What has been your greatest challenge during your professional career?
Dealing with the loss of trust in those that used to rule the building site: the foreman, craftsman, artisans, and empiricists. For example the Golden-Gate Bridge was built off a drawing set of less than a hundred sheets because everyone from the chief engineers to the welder had a skill that could reasonably be expected to perform. My parents’ house built in 2007 (one built in a traditional vernacular with little complexity), on the other hand, took at least as many sheets as the far more complex bridge. This is unsustainable. Finding the balance of what should be set on the drafting table (or computer) and what should or could be determined by those in the field is our challenge and a fantastic opportunity to collaborate.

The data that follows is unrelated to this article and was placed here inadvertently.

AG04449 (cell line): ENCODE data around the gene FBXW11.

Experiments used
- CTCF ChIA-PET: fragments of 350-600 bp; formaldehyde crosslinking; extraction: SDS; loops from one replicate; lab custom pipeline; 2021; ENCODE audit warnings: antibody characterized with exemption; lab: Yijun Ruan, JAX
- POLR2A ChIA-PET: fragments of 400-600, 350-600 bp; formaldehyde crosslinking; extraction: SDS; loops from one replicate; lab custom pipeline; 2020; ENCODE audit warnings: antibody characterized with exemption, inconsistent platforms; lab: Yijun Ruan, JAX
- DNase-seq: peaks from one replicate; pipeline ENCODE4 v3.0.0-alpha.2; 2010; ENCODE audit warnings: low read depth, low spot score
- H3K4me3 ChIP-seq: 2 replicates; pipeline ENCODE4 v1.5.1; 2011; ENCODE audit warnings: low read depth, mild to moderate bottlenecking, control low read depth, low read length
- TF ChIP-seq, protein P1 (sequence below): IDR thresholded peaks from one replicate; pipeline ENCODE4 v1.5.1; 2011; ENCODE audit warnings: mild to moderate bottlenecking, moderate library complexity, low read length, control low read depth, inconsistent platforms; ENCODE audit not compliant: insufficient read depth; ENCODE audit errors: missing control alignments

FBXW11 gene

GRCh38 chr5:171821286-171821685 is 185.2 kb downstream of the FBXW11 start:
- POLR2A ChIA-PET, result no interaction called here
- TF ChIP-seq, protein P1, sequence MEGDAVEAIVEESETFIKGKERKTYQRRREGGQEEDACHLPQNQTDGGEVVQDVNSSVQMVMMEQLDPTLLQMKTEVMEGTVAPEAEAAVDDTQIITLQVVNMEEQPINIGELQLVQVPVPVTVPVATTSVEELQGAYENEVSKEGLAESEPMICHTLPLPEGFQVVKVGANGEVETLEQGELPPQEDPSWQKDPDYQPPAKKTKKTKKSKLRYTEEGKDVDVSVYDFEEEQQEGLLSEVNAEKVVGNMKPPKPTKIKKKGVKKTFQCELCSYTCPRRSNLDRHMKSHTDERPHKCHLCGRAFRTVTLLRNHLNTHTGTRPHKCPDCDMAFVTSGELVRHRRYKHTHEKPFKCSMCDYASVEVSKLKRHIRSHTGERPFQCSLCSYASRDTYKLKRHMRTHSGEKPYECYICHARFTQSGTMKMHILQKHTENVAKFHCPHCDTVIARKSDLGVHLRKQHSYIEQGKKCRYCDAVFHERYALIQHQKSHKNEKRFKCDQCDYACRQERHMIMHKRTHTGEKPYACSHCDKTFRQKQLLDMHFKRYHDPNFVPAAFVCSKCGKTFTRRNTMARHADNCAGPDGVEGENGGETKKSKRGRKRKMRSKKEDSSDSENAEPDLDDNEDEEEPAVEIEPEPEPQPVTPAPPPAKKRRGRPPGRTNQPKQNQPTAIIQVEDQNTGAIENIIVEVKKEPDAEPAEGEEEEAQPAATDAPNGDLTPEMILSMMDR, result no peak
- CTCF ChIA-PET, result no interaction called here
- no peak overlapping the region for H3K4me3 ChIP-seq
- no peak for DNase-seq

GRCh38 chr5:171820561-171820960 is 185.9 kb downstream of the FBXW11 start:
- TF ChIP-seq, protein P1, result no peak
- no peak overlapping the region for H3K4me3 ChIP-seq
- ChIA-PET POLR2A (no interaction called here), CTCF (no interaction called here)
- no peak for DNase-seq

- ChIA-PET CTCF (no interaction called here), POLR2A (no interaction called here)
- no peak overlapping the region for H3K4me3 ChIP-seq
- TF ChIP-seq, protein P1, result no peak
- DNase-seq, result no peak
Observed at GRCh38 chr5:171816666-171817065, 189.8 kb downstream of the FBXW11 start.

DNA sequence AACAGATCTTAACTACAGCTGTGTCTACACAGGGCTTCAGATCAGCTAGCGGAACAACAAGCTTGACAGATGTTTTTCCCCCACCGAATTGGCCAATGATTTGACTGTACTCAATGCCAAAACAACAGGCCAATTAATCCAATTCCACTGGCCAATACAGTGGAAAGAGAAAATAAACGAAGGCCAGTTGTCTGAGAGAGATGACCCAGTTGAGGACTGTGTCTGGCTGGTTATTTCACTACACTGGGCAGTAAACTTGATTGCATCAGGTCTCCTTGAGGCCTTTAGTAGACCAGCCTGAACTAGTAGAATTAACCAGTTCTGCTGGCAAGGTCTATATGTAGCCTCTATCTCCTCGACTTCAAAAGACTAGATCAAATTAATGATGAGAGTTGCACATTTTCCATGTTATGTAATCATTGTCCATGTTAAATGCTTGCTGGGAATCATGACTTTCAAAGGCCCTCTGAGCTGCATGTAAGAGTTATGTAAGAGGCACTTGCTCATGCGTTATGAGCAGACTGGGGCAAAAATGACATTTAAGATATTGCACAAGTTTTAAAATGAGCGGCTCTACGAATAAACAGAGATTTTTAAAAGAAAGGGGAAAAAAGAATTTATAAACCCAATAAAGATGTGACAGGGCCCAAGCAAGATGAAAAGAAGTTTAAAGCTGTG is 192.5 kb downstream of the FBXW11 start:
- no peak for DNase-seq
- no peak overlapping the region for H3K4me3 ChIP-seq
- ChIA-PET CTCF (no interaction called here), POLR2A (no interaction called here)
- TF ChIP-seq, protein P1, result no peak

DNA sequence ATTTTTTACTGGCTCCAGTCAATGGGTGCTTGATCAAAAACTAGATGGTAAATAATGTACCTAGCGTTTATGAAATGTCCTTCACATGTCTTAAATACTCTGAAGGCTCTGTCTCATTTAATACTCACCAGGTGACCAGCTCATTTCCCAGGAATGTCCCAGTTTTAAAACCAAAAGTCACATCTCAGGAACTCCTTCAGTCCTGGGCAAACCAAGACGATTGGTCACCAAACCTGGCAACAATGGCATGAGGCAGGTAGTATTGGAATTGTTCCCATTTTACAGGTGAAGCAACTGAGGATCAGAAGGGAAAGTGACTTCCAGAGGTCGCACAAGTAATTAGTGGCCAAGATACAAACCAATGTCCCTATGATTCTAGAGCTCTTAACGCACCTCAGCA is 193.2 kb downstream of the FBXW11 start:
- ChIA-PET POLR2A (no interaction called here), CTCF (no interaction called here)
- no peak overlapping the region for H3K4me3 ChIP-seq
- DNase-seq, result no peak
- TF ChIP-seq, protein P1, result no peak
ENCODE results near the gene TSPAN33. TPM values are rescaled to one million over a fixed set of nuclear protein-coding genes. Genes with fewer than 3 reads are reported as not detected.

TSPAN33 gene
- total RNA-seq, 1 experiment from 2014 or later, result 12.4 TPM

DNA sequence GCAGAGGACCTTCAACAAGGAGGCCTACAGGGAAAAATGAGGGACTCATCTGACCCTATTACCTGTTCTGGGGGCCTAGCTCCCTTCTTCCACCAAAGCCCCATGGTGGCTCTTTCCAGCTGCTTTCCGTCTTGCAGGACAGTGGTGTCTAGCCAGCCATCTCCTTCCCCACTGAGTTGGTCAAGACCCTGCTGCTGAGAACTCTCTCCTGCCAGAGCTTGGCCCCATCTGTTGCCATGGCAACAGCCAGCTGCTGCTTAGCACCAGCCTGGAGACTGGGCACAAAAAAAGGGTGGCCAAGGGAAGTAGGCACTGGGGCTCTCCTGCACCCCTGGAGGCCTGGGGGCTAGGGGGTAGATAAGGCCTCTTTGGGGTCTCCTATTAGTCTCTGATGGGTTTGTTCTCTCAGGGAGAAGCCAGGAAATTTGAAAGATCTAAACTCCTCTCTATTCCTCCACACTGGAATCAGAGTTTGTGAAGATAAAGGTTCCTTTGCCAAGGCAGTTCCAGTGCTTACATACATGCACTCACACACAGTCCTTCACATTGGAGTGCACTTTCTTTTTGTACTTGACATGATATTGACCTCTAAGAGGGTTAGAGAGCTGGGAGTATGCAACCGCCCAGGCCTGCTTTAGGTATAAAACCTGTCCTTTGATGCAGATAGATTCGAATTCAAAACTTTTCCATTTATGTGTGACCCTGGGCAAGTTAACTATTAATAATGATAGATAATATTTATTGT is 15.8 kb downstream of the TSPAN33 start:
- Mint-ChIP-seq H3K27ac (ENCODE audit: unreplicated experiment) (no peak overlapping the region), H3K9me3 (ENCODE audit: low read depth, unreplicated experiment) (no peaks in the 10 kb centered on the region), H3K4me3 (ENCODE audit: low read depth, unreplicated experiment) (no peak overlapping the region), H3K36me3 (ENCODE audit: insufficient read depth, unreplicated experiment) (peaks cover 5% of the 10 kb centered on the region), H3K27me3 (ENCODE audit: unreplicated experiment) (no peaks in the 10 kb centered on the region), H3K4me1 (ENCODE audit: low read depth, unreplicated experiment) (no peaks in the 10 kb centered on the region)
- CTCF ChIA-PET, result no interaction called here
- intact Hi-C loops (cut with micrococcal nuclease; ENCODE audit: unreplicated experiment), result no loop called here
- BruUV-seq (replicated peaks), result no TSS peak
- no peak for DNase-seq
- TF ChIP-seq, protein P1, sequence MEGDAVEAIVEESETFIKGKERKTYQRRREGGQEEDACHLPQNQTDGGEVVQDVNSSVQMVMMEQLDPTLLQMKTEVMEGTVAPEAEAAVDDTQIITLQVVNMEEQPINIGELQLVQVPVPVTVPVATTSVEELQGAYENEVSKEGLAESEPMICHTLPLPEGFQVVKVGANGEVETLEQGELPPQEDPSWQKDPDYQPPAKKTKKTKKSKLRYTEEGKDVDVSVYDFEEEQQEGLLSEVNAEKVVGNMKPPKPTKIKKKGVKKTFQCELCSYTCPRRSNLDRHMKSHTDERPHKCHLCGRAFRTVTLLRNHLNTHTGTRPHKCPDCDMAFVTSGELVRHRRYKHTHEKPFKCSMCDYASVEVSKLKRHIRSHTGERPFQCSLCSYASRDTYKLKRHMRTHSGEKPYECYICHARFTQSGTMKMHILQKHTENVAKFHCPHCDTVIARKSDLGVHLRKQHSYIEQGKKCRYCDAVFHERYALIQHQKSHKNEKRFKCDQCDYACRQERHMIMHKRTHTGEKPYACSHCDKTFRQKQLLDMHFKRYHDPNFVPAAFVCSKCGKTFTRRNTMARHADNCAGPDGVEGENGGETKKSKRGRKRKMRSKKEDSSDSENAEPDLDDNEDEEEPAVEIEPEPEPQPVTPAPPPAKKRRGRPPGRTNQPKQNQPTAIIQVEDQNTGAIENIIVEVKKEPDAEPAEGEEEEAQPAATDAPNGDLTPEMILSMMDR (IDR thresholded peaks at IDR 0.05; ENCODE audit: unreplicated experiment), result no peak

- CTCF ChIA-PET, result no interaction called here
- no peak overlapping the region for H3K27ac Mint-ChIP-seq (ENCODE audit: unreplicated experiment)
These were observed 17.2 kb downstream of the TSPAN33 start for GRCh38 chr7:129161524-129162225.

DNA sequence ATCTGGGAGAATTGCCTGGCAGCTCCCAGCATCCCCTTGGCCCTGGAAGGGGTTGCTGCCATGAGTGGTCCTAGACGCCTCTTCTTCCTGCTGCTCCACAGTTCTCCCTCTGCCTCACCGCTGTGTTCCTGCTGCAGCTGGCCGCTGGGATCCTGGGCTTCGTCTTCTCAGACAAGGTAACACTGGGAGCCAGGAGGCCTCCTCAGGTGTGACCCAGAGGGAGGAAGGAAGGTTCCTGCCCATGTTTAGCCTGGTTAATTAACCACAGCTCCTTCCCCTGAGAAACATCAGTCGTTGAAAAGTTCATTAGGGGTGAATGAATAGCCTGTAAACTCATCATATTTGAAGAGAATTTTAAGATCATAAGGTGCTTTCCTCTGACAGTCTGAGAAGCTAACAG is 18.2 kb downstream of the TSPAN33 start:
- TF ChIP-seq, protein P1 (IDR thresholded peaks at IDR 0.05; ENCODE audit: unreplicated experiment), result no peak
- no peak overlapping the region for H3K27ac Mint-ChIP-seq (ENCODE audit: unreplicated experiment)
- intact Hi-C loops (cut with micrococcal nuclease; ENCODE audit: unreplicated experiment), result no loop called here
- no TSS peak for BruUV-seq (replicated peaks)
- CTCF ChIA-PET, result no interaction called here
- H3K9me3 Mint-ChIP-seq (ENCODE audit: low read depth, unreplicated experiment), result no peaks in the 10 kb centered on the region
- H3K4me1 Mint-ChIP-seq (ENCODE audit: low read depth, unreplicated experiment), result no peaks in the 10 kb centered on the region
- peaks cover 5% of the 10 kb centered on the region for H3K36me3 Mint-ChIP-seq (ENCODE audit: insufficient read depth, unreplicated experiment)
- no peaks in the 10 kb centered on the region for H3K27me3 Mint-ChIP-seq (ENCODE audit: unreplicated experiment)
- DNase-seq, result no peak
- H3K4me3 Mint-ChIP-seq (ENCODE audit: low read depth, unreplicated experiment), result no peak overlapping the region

What is the most / least satisfying part of your position / career?
The most satisfying part is solving problems in a practical and beautiful way with the clients and customers at our side and the builders in the room. The least satisfying is how easily this can get short-cutted out of the design process.
Who or what experience has been a major influence on your career?
Katrina, the 2008 Recession, and living in the neighborhoods of Pittsburgh all taught me lessons too important to be ignored. Jane Jacobs, William Whyte, Wendell Berry, Nassim Teleb, Ray Gindroz, Andres Duany, and Richard Florida have all been key to understanding the power of observation to drive design responses. I am very fortunate to have a talented team at Urban Design Associates, a creative group of friends interested in everything from fly fishing to macro-economics, and an amazing wife and family that helps make sense of it all.
Do you still consider yourself as an architect?
Now more than ever.